Tuesday, January 02, 2007

Lions, crocodiles and purple puffers, oh my!

The pre-breakfast dive today was at the site of the wreck of the ferry El Arish, which had gone near dry dock facilities. Now done with my AOW classes, I was properly buddied with Chris for the first time on an entire dive.
Being a fairly recent wreck, the El Arish only had small amounts of coral growth, but I did see some blue wrasse sleeping in vertical access tubes amidships. More photos on Chris' blog.

Later that day we dived the Sha'ab Sheer reef, south east of Safaga. Some divers went to view another wreck here, but I'd had enough of those and elected to do a tour of the eastern part of the reef which had coral gardens near some pinnacles. There was a lot of crown-of-thorns starfish damage to the coral near our moorage, but further around was much more pleasant. After being dropped off in a Zodiac launch, we cruised back towards the Blue Seas with the reef wall to our right.

Chris prepares for his dive.

Off to the right I discovered the wreck of a day boat that Pia hadn't been aware of. At about 18m in length it was hardly impressive, but the wooden timbers were easily viewable where it sat on the sea floor at about 15-16m depth. I saw two crocodile fish (carpet flathead) sitting on the decking amongst the general boat rubble. Chris took a great set of photos, stitched together (above) to give a complete view of it - it's a real "Disney" wreck, sitting square on the bottom of its hull, rather than twisted onto its side and broken into sections.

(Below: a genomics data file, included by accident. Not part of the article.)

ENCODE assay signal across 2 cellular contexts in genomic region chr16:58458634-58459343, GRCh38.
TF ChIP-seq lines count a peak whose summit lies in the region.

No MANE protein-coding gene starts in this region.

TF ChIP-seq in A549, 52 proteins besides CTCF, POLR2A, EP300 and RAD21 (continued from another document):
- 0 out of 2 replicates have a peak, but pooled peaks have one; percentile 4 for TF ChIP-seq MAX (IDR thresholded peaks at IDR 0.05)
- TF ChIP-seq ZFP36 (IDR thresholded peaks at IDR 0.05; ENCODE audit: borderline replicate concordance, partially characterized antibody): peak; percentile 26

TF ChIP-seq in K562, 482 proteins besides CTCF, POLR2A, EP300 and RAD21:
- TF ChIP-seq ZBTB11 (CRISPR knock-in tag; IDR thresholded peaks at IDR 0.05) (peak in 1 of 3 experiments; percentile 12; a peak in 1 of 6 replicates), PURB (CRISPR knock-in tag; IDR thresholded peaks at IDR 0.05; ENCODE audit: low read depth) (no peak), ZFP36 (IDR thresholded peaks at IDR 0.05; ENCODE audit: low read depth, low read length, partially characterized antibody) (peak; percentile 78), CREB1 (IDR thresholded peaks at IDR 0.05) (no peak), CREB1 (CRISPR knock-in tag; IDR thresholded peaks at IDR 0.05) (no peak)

After posing in front of my "discovery" (I was really just the first person that day to find it), Chris gave me the camera to try my hand. My first real picture, of a baby lionfish, came out quite well.

We dived the same site in the evening, with Chris doing a very commendable job navigating back to the little wreck using a compass bearing. One of the crocodile fish was still hanging around, this time on the sandy floor by the hull. There were a few larger lionfish around. These gaudy predators are attracted by light, so if they come for you at night, you have to cover your torch beam, generally by pressing it against your abdomen.

Dinner that evening was very entertaining: Chris was in fine form, giving a hilarious mini-lecture on the purple puffer fish (a partially deflated balloon).

I was reminded of the Ask Dr Stupid sessions from Ren & Stimpy. In lieu of the stupomatron helmet, Chris is wearing the bottle-wrapper from the local version of Fanta, which looks like a liquid form of some radioactive isotope of beta-carotene and doesn't taste like any version of Fanta I've tasted before. On board we generally referred to drinking it as getting our daily dose of E-numbers.

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